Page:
The mismatch between supply and demand may worsen if wrangling over the U.S. debt borrowing limit at the end of the year causes the Treasury to have to cut its shortest-maturity debt. If the government drags it feet on dealing with what’s known as the debt ceiling, Treasury could be forced to pay off $200 billion of bills between mid-September and the end of November, according to Wrightson ICAP LLC....

“Debt-ceiling constraints could lead to a massive pay-down in the bill sector over the final four months of this year,” wrote Lou Crandall, chief economist at Wrightson ICAP in Jersey City, New Jersey, in a note Monday. “The net redemption would come at a time when the migration of money fund assets from prime to government-only funds is likely to be accelerating, which would make the bill squeeze even more severe.”

The Wall Street Journal

Yellen Leaves Key Details of Fed Exit Plans a Mystery

Wed, June 17, 2015

Right now, reverse repos tests are capped at $300 billion a day for one-day transactions, but some have speculated that cap will have to be much higher to achieve the control over interest rates Fed officials want. Lou Crandall, chief economist with Wrightson ICAP, said the Fed may need to provide more than $500 billion in reverse repos at the start, while noting that estimate can change depending on a number of different, complex factors.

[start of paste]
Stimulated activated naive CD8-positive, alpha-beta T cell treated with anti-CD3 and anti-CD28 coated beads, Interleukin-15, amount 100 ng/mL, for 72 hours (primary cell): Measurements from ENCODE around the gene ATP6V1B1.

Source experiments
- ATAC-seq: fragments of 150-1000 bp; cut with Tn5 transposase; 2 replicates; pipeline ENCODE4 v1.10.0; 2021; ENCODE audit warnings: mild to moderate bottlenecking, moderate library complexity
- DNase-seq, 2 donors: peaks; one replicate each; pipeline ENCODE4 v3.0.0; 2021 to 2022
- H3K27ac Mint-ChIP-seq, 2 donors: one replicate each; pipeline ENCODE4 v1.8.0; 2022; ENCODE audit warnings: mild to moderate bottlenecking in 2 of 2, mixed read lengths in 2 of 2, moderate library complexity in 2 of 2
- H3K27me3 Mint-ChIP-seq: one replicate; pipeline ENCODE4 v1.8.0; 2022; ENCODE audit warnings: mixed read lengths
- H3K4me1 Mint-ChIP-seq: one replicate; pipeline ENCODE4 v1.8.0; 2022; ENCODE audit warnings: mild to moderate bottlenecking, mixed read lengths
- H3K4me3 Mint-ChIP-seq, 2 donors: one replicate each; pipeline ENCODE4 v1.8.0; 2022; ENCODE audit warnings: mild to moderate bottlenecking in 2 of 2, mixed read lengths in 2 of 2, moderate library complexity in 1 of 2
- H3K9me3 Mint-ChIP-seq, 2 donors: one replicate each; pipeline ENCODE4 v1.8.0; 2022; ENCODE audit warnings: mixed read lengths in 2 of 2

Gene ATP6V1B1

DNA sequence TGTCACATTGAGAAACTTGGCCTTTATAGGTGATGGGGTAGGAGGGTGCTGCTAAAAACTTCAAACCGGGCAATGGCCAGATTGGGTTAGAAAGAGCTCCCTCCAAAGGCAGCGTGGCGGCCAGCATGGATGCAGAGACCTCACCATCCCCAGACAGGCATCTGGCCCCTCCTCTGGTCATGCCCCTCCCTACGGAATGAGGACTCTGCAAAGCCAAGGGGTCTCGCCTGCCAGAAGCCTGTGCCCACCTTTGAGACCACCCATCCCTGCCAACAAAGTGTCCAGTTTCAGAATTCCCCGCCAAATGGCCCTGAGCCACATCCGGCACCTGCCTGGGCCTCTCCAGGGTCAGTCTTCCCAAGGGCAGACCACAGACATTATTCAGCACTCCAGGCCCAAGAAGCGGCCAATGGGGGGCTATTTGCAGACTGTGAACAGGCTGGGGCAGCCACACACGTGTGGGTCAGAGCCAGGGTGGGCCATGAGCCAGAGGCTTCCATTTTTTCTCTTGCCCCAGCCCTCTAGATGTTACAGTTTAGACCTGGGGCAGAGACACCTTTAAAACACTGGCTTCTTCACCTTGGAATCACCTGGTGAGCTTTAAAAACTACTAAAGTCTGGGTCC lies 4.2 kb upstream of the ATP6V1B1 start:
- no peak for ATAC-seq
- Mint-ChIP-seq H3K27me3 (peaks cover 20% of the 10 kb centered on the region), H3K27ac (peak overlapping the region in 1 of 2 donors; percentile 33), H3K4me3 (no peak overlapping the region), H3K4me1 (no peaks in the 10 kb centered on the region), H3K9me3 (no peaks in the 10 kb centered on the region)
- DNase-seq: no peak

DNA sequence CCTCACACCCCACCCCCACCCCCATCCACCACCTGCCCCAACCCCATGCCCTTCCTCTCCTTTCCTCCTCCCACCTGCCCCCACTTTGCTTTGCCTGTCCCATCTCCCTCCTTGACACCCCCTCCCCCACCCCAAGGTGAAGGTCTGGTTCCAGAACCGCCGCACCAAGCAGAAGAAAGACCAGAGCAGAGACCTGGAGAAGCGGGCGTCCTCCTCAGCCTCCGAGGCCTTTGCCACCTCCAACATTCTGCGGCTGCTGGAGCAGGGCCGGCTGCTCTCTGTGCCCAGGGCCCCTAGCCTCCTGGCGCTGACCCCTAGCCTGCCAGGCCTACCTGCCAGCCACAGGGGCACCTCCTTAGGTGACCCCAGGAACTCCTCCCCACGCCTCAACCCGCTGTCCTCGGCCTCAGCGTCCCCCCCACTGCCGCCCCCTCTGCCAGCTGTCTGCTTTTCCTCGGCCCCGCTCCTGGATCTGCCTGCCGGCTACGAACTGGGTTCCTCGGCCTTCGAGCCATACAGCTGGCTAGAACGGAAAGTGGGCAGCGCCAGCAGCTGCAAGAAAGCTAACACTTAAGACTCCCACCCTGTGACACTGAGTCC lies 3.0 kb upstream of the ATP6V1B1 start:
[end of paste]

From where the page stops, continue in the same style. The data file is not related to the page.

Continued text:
The Wall Street Journal

A Rare Win for Economic Forecasting: The Atlanta Fed Almost Nails Its First-Quarter Growth Estimate

Wed, April 29, 2015

The U.S. economy’s sharp slowdown in the first three months of the year may have caught almost all Wall Street forecasters off guard. But it didn’t surprise the Federal Reserve Bank of Atlanta.

...The Atlanta Fed wasn’t the only one to be right about growth, but it had little company. In a Wall Street Journal survey, financial firm Raymond James predicted a 0.2% rise, while research company Wrightson ICAP forecast a 0.4% gain.

The Wall Street Journal

Grand Central: Here's What the Pros Are Saying About the Fed Ahead of Policy Meeting

Wed, April 29, 2015

The Federal Reserve’s two day policy meeting concludes today. Here is a rundown of market commentary that preceded the decision, with our take on it: